Now that we're at the midseason break for AMC's The Walking Dead, the Beth Greene subplot is resolved and the group is reunited, it's easy to ask: What's next?
Based on the comics, we can carve out a pretty good idea (assuming they follow the comics at all). It's likely that the actual show will move a little slower, since that's been their MO since the fall of the prison, but taking a look at what's going on in the characters' heads and what happened in the comics should give a pretty decent sense of place to Season 5B.
What do we expect to see? Read on...!
A sense of loss
This one seems like a no-brainer, right? I mean, they just lost somebody, and we see that the next episode will be a funeral, so of course there's a sense of loss.
But there's more to it than that. When we last saw the group all together, there were so many reasons to go on living that they were actually in competition with one another. The idea of going to Washington, D.C. stood in the path of rescuing Carol and Beth, and vice versa.
Now, nobody has a next step. It's just...survival. And that's got to be depressing. The idea that you can't stay anywhere for long is one that has been engrained into the group following the loss of the prison, the fall of Woodbury, the sham of Terminus and more. Seeing their four walls and a roof with Father Gabriel compromised as well just has to reinforce what they already suspect...that no place is safe. If they were ever going to do it, this is a pretty decent place for Rick's "We ARE the walking dead" speech, or some variation thereon.
The Alexandria Safe-Zone
Producers have repeatedly said that this season will follow the comics closer than other years, and at this point in the comics, they should already have met up with Aaron and be en route to Alexandria.
When their trip to Washington, D.C. was a bust, Rick and company were joined by a scout for Alexandria, who invited them to the settlement. In fact, if we were to go by the comics timeline, it should have been immediately after Eugene confessed he was a liar. Of course, in the comics, that also happened with Rick present and Aaron approached both Rick and Abraham at the same time, meaning that it couldn't have happened yet on TV.
A new group dynamic
This goes hand-in-hand with Alexandria, but Rick Grimes is not the undisputed Boss of Everybody at the Safe-Zone. In fact, when Team Rick arrived, people didn't quite know what to make of this crazy man who distrusted everybody and never wanted to take his gun off his hip.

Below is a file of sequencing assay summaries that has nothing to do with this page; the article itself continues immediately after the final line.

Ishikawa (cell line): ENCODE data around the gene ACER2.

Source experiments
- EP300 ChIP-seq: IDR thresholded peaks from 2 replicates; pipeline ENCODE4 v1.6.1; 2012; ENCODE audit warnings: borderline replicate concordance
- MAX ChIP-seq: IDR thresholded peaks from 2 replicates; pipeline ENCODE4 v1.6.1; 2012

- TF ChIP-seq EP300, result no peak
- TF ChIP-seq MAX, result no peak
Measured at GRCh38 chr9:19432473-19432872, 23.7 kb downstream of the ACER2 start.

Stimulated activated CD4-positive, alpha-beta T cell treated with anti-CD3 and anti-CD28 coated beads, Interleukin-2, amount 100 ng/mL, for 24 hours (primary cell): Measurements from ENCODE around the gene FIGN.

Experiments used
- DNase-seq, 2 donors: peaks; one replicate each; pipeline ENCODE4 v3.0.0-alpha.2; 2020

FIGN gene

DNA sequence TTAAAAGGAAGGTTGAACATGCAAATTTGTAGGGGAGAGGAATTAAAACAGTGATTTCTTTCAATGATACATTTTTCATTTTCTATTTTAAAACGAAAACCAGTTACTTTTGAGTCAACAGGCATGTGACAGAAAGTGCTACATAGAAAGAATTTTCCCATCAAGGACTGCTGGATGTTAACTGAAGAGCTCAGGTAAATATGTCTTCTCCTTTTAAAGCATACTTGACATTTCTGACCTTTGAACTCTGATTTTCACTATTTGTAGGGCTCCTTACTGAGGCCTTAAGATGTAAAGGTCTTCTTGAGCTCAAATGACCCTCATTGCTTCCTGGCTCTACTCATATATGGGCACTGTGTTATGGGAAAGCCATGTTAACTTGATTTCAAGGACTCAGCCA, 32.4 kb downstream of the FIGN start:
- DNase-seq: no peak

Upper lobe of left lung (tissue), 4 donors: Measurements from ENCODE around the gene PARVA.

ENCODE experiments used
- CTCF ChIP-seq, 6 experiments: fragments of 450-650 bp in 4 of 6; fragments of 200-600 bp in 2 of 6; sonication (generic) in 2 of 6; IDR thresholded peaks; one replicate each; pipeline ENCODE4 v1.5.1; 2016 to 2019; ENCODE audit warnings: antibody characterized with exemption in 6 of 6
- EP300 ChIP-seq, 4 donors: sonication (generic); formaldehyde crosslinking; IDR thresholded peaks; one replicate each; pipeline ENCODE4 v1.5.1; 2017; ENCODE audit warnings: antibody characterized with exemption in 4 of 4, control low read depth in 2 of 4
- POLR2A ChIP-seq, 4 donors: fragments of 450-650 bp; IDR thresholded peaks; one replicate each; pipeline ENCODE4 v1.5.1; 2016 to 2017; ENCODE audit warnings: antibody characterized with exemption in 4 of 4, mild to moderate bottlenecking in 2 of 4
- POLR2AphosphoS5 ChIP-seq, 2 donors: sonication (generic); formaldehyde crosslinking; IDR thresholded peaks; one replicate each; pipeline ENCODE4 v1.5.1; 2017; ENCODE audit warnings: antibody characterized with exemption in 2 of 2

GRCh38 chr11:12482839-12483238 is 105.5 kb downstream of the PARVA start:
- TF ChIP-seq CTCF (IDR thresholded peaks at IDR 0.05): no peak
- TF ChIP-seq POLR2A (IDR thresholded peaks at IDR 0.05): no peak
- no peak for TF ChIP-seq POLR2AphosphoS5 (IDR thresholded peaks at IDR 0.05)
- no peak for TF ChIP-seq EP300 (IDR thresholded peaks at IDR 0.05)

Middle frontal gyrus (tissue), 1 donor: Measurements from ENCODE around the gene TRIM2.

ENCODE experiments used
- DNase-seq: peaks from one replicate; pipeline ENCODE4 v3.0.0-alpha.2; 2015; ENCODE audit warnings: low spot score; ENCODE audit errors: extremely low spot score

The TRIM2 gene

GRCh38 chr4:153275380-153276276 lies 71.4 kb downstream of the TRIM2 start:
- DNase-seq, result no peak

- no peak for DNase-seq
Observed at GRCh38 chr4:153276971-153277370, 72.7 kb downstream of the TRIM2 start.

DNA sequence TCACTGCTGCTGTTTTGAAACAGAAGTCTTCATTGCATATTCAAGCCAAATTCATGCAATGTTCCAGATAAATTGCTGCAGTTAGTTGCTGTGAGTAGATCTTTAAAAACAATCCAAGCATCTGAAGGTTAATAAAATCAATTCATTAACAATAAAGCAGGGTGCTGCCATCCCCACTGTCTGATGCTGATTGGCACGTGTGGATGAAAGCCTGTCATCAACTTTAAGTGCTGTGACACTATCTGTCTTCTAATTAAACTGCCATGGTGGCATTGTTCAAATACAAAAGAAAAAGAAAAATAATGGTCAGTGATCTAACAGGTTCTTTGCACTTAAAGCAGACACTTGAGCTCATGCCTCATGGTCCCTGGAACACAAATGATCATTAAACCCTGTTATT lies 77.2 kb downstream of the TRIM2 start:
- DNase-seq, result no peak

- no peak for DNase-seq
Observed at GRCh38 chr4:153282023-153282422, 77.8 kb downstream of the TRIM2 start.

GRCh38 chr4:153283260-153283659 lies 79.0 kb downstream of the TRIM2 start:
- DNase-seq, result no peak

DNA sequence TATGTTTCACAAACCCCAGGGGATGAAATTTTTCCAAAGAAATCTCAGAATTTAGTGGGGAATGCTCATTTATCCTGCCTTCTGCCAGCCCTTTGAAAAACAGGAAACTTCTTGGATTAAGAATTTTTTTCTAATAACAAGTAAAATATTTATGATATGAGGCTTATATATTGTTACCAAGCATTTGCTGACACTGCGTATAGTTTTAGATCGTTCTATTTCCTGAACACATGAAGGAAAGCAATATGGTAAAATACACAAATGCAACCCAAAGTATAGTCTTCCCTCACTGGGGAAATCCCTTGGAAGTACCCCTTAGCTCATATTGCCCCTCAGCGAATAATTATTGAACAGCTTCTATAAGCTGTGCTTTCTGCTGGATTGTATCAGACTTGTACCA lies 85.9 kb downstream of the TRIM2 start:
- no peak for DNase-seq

In Alexandria, the first little while Rick was the hardest one to assimilate. Having just dealt with the rapists, murderers and cannibals in Woodbury and on the road, Rick walked into Alexandria with zero damns left to give...and was ultimately told that's not how they live their life.
In the comics, the survivors in Alexandria head to Washington for supply runs. The fact that Alexandria (located in Northern Virginia) is not a hugely recognizable locale to most people (don't yell at me for that -- I lived there and love NoVA but it's objectively true) means they can shoot the Safe-Zone and similar locales in Georgia, where they've been since the start of the series. The Walking Dead not only enjoys generous tax incentives there, but have built themselves into the local community and have a good relationship with Sequoia and Georgia in general.
That said, a day trip at least to D.C. seems in order for a couple of reasons. First of all, the images of D.C. overrun are the kind of iconic, memorable images that helped cement the visual identity of 28 Days Later's London in the public imagination.
Second, our survivors have been heading that way for a while now -- especially Abraham's group, who have been trying to get to Washington for possibly as long as Rick and the gang have been together. Abandoning hope on something that has taken on such a larger-than-life identity in their heads might be nearly impossible. Seeing it -- even just once -- and knowing there's nothing there for them might be a helpful coping mechanism, especially for Abraham and Rosita. That's true, too, of somebody like Noah, who comes from the delusional world of Grady Memorial where people are still waiting on a rescue.
Seeding things for down the line
The publishing period set in and around the Alexandria Safe-Zone wasn't without its challenges, but it was relatively stable and without a major, explosive conflict in comparison to most other long runs in the comic.
That said, fans now know what it was building to, and with "All-Out War" fresh in the memory of the viewers as well as creator Robert Kirkman, who writes for the AMC show, it seems likely we'll get mentions of other colonies, of the Saviors and possibly Negan sooner than later.